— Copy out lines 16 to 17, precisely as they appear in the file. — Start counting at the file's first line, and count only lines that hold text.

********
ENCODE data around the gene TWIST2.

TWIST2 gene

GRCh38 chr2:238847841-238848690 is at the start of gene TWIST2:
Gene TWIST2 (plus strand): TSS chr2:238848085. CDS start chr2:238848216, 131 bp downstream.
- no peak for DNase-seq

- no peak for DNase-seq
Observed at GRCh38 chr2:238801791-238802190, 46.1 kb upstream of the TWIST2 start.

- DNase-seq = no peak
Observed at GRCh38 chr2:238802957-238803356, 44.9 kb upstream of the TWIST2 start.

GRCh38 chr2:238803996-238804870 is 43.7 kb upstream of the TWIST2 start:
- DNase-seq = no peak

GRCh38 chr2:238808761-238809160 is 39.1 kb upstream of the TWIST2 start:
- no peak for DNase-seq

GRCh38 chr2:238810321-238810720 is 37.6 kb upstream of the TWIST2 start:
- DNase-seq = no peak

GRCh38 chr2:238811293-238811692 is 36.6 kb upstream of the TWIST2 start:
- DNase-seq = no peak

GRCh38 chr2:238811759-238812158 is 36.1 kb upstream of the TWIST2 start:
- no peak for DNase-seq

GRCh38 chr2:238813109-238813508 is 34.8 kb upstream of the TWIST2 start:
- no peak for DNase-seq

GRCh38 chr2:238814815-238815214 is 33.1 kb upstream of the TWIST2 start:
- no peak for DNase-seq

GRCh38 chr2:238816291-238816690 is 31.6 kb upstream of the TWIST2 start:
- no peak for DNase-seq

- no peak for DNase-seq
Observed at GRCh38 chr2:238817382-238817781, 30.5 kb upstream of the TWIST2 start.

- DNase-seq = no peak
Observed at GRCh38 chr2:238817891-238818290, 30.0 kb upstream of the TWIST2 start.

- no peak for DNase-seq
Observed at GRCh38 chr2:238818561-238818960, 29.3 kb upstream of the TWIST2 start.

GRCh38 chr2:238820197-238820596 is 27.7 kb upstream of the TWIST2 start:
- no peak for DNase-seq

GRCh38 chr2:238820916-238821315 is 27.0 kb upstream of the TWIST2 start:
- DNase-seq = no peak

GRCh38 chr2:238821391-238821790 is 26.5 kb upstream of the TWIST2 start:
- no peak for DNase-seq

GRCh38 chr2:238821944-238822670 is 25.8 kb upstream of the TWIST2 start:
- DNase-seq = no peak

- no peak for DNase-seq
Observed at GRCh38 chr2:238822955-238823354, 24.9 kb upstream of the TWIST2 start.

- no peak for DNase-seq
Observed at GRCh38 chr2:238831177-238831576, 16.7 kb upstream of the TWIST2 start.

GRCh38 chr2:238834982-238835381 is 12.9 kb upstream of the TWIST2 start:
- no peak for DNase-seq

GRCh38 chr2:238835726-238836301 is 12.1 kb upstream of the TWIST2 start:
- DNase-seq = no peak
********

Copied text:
GRCh38 chr2:238811293-238811692 is 36.6 kb upstream of the TWIST2 start:
- DNase-seq = no peak